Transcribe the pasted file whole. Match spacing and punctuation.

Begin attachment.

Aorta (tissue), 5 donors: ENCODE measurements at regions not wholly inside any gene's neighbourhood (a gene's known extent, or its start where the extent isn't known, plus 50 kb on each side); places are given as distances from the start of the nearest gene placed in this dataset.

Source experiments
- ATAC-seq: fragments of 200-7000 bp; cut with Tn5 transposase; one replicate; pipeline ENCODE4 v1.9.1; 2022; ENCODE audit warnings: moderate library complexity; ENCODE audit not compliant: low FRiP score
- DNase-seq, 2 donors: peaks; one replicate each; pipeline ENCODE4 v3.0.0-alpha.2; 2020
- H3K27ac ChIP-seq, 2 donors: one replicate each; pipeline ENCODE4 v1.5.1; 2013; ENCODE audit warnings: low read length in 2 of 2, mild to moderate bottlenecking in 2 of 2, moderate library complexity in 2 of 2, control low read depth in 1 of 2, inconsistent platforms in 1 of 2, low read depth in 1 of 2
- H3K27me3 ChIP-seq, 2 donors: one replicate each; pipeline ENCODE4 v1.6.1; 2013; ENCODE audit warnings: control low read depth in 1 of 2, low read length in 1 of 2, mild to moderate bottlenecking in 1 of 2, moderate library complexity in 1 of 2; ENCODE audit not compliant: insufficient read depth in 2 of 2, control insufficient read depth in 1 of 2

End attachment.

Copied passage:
Aorta (tissue), 5 donors: ENCODE measurements at regions not wholly inside any gene's neighbourhood (a gene's known extent, or its start where the extent isn't known, plus 50 kb on each side); places are given as distances from the start of the nearest gene placed in this dataset.

Source experiments
- ATAC-seq: fragments of 200-7000 bp; cut with Tn5 transposase; one replicate; pipeline ENCODE4 v1.9.1; 2022; ENCODE audit warnings: moderate library complexity; ENCODE audit not compliant: low FRiP score
- DNase-seq, 2 donors: peaks; one replicate each; pipeline ENCODE4 v3.0.0-alpha.2; 2020
- H3K27ac ChIP-seq, 2 donors: one replicate each; pipeline ENCODE4 v1.5.1; 2013; ENCODE audit warnings: low read length in 2 of 2, mild to moderate bottlenecking in 2 of 2, moderate library complexity in 2 of 2, control low read depth in 1 of 2, inconsistent platforms in 1 of 2, low read depth in 1 of 2
- H3K27me3 ChIP-seq, 2 donors: one replicate each; pipeline ENCODE4 v1.6.1; 2013; ENCODE audit warnings: control low read depth in 1 of 2, low read length in 1 of 2, mild to moderate bottlenecking in 1 of 2, moderate library complexity in 1 of 2; ENCODE audit not compliant: insufficient read depth in 2 of 2, control insufficient read depth in 1 of 2